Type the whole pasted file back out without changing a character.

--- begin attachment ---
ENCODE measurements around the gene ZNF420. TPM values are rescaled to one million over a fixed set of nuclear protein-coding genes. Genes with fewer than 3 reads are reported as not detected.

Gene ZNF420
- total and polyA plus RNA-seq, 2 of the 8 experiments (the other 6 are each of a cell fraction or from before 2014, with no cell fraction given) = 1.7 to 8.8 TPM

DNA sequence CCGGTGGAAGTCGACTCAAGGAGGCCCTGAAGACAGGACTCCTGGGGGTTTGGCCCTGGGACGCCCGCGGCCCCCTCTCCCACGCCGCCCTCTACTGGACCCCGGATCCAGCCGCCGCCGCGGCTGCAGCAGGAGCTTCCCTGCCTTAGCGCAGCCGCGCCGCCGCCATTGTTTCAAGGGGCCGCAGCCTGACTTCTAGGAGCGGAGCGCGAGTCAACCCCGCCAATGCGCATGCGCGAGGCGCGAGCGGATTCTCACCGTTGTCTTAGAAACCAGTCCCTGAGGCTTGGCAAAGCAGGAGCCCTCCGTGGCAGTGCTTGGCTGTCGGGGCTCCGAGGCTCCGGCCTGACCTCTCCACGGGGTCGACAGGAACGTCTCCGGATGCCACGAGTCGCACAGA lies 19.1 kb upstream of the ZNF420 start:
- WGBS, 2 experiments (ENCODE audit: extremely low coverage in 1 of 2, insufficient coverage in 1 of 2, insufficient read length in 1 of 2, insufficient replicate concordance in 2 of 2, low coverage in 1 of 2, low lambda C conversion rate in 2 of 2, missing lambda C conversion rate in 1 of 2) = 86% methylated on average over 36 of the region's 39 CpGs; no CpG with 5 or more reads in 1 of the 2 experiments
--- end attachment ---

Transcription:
ENCODE measurements around the gene ZNF420. TPM values are rescaled to one million over a fixed set of nuclear protein-coding genes. Genes with fewer than 3 reads are reported as not detected.

Gene ZNF420
- total and polyA plus RNA-seq, 2 of the 8 experiments (the other 6 are each of a cell fraction or from before 2014, with no cell fraction given) = 1.7 to 8.8 TPM

DNA sequence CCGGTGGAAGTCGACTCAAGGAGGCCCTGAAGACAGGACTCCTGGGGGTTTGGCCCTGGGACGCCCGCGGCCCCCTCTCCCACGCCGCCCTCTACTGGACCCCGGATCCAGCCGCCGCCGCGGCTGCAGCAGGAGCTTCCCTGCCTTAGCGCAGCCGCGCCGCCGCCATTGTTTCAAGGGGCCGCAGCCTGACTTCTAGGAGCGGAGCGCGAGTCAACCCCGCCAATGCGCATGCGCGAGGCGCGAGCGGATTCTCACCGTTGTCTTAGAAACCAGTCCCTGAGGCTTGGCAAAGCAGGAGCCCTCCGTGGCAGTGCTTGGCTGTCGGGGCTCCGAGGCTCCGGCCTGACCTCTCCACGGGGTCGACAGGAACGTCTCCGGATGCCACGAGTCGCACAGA lies 19.1 kb upstream of the ZNF420 start:
- WGBS, 2 experiments (ENCODE audit: extremely low coverage in 1 of 2, insufficient coverage in 1 of 2, insufficient read length in 1 of 2, insufficient replicate concordance in 2 of 2, low coverage in 1 of 2, low lambda C conversion rate in 2 of 2, missing lambda C conversion rate in 1 of 2) = 86% methylated on average over 36 of the region's 39 CpGs; no CpG with 5 or more reads in 1 of the 2 experiments